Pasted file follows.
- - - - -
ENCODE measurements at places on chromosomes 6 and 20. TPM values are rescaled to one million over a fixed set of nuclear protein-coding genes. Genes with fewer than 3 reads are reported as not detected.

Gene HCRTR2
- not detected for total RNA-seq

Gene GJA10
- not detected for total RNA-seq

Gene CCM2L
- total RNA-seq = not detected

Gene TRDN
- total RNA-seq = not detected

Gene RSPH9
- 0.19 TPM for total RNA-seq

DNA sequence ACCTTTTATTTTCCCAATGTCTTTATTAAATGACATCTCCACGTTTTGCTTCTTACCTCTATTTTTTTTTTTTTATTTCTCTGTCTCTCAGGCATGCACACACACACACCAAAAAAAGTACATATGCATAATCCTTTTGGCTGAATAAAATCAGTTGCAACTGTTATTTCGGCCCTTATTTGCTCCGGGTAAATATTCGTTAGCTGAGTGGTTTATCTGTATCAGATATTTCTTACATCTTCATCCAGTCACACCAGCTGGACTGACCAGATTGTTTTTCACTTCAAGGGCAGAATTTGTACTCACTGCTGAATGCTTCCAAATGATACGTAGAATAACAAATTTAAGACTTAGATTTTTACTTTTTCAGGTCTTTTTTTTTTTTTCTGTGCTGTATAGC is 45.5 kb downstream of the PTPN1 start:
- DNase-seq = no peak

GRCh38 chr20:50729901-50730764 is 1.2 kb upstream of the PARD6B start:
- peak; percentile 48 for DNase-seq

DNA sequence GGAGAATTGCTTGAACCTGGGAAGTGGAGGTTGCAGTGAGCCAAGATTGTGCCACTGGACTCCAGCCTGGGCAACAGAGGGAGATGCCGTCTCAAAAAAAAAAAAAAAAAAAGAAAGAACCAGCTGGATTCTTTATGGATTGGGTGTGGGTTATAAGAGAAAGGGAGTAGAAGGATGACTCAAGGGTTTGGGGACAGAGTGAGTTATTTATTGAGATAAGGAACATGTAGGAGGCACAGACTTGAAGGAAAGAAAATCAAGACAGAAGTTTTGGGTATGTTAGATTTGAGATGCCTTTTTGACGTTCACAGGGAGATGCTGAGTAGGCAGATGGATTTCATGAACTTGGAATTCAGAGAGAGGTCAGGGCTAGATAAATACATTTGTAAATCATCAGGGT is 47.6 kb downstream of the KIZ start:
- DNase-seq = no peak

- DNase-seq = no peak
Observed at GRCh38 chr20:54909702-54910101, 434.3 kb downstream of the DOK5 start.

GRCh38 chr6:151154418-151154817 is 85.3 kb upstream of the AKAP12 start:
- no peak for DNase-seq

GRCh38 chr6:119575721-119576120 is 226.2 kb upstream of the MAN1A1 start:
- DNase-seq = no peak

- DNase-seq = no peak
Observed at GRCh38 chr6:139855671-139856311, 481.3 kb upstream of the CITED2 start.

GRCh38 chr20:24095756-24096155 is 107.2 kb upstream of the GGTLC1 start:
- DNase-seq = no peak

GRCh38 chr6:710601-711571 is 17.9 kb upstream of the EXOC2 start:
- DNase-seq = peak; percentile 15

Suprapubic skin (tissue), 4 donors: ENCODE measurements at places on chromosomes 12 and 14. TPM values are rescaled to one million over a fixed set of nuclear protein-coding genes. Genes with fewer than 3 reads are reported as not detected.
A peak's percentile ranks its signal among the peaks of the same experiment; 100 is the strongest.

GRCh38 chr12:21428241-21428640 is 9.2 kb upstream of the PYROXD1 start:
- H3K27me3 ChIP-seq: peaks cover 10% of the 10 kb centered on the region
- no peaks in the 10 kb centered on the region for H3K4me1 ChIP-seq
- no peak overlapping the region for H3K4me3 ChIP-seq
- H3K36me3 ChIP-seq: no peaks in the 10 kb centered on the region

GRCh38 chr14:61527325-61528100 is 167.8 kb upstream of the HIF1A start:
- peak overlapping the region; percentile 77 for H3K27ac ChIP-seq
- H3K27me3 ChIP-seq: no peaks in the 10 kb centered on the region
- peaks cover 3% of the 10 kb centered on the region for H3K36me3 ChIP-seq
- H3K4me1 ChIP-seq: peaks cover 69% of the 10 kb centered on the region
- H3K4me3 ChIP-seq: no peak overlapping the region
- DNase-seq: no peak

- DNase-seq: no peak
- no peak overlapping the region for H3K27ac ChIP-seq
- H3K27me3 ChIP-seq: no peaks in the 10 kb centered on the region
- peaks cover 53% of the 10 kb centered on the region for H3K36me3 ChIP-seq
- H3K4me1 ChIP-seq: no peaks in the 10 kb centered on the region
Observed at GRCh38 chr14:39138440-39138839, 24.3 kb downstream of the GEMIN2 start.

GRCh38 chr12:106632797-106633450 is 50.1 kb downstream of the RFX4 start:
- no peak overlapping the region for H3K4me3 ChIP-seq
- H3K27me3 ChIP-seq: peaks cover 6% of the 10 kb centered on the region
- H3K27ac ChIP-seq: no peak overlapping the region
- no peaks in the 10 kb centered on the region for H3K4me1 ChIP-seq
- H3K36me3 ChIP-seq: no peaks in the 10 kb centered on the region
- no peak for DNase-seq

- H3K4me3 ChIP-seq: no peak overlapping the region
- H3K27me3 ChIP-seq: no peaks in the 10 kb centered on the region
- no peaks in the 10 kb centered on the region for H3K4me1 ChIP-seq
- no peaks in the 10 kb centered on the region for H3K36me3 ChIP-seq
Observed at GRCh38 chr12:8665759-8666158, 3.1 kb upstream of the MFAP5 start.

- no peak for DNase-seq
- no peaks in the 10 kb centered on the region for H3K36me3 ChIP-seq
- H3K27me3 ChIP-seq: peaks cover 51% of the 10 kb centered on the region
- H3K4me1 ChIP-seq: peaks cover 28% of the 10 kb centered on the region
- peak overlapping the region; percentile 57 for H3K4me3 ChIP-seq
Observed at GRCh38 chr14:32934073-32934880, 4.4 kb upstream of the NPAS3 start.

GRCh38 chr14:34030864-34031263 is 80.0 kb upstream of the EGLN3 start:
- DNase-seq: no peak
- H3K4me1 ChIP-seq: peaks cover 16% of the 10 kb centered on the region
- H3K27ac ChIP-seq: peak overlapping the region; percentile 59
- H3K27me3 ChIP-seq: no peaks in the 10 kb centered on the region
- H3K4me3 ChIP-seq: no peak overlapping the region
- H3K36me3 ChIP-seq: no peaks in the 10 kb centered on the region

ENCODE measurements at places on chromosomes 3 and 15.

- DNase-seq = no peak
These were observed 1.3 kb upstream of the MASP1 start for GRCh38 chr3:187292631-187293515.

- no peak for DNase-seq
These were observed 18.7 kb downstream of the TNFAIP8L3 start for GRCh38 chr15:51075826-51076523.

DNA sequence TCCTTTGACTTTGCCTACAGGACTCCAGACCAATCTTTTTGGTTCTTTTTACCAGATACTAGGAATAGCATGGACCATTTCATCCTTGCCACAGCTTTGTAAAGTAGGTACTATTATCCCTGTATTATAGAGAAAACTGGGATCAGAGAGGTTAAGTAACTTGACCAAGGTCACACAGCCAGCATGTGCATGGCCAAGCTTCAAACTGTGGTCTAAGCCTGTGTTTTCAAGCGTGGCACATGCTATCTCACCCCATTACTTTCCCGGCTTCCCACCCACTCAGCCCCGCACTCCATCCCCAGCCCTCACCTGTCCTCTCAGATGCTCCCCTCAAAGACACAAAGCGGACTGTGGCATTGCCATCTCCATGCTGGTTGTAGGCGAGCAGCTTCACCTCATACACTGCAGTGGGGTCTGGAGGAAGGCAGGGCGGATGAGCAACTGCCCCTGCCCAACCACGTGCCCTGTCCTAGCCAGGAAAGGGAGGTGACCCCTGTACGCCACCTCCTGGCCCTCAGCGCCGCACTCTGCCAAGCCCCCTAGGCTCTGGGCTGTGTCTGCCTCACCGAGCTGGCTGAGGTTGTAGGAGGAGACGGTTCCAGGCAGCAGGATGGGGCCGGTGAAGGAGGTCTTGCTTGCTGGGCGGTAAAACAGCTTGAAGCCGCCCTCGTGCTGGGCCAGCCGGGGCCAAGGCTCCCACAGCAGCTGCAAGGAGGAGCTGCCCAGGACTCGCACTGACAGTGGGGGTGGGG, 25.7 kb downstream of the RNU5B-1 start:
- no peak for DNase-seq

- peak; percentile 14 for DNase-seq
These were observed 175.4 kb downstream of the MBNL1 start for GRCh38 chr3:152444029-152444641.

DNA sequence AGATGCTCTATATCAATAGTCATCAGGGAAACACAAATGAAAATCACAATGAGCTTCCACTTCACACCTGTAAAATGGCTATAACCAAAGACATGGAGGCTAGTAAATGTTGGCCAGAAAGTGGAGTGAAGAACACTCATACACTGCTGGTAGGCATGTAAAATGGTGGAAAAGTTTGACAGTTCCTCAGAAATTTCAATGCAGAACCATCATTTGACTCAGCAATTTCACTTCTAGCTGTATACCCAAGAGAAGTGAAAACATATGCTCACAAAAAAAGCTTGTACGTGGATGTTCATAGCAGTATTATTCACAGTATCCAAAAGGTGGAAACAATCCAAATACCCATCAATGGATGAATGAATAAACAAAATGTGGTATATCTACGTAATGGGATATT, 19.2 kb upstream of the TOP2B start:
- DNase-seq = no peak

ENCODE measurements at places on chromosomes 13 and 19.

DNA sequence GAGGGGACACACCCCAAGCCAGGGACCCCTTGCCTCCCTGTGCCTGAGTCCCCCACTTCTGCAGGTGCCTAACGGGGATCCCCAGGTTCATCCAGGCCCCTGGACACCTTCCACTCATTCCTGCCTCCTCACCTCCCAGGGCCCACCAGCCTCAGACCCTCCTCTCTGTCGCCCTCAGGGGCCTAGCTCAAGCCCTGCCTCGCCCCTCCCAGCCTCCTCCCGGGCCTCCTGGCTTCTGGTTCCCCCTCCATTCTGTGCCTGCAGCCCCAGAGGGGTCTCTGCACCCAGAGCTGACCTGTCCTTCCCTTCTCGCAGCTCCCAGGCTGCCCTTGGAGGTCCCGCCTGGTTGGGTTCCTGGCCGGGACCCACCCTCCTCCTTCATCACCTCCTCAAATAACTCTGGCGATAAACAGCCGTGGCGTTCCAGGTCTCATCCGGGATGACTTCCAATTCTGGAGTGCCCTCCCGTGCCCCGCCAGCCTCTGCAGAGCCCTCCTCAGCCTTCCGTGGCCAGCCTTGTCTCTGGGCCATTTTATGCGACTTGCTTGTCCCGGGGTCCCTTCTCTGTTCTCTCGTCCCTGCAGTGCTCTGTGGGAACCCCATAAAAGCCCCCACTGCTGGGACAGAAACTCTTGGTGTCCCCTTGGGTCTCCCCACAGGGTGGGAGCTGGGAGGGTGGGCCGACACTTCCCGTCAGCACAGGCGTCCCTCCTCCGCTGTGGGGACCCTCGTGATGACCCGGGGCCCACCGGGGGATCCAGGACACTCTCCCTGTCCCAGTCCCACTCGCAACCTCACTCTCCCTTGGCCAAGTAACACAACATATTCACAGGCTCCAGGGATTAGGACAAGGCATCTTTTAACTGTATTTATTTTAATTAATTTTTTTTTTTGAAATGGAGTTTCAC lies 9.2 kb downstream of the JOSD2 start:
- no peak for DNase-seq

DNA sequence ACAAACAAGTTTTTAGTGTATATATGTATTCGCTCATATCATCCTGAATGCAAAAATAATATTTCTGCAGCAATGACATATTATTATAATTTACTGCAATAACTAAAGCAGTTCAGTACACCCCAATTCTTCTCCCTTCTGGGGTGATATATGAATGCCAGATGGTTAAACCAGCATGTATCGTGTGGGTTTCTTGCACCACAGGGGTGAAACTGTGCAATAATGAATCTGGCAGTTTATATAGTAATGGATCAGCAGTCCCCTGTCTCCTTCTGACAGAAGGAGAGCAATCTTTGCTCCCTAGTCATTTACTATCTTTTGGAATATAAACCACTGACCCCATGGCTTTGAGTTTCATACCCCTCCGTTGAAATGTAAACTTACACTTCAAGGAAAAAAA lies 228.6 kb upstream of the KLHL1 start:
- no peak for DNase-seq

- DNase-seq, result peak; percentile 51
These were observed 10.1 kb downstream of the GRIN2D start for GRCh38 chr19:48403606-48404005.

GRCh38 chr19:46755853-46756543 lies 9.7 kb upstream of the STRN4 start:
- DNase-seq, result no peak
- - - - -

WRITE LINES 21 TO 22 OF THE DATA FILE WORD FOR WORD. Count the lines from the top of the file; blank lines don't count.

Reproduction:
- no peak for DNase-seq

GRCh38 chr6:119575721-119576120 is 226.2 kb upstream of the MAN1A1 start: